Being of specific interest to traders, Blaeu has essentially compiled a nautical chart with a complex network of sight or rose lines. These link up in two 16-point compass-roses, as well as several secondary nexuses. Yet the map is not only accurate and functional, it is also extremely decorative and executed to the highest aesthetic standards. As such, it is a perfect example of why Willem Blaeu achieved the high recognition he did during his lifetime. In addition to the map itself, which is expertly engraved in a beautiful figurative style, we find a voluptuous title cartouche, an elaborate inset map of the island of Bachian (Batjan), a figurative scene in the lower right corner, and an abundance of ships in the waters around the islands. And of course, no Dutch map from this era is complete without a sea monster or two.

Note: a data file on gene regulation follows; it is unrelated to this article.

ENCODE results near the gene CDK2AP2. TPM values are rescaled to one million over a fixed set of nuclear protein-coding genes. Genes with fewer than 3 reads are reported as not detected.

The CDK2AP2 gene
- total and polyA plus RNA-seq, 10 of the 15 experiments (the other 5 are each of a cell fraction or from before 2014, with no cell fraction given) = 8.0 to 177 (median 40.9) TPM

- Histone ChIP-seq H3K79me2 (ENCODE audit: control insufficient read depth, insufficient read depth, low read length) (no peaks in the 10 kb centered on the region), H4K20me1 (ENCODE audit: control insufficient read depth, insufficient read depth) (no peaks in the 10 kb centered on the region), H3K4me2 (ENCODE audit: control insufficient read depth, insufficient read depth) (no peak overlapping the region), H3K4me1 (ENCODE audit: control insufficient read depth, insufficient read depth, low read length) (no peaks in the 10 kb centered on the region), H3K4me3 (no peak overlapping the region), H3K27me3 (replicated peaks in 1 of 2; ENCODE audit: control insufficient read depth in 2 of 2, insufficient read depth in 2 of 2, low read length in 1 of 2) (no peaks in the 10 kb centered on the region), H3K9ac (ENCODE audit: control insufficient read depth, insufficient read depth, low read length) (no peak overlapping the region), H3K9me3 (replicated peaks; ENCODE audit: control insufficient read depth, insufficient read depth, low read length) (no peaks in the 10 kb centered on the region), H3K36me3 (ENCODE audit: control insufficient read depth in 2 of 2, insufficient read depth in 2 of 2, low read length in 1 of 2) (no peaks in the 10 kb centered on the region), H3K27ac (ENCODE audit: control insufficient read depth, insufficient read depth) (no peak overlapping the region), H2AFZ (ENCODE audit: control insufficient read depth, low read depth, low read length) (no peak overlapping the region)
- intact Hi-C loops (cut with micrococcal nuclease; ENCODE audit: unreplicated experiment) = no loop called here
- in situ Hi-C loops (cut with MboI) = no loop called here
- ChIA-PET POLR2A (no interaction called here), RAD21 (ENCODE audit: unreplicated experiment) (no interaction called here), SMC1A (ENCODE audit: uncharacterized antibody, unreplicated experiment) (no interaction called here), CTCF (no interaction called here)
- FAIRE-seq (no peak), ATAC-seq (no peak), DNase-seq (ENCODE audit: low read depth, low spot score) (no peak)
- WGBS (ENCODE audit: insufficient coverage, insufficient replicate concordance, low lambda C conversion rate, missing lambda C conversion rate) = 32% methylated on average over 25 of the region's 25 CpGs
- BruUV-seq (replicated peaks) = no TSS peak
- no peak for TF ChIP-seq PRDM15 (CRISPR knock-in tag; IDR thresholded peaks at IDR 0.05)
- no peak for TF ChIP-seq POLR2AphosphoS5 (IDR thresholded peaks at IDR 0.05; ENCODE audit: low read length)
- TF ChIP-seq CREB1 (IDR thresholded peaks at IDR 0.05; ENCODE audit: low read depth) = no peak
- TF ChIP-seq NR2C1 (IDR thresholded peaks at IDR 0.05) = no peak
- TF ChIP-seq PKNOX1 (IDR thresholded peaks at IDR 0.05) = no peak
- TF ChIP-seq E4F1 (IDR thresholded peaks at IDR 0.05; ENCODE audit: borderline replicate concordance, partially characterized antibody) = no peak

Both the figurative scene and the composition of the ships convey a somewhat cosmopolitan atmosphere in which the local and the European are juxtaposed. In the figurative scene in the lower right corner, we see this in the fact that the couple depicted here are indigenous Moluccans dressed in European garb. In regard to the ships, Blaeu has opted to depict a combination of European merchant vessels and local trading ships, some of which are rather substantial. It is as if he wishes to instill a sense of these distant commercial hubs in his viewers. That such interactions were not always peaceful is seen in the pair of ships above Ternate, which are clearly firing their cannons upon each other.
European fortifications in the north Moluccas
The focus on the northern islands around Ternate is part of the historical background for the Dutch presence here. During the era of Portuguese influence in the region, the Sultanate of Ternate felt increasingly marginalized and so when the Dutch arrived in the region around the turn of the century, the Sultan allied himself with them and expelled the Portuguese. The alliance cemented the north Moluccas as the primary Dutch base. The insert of Bachian, with it wonderful natural harbor, was included due to its status as an important regional centre of commerce and administration.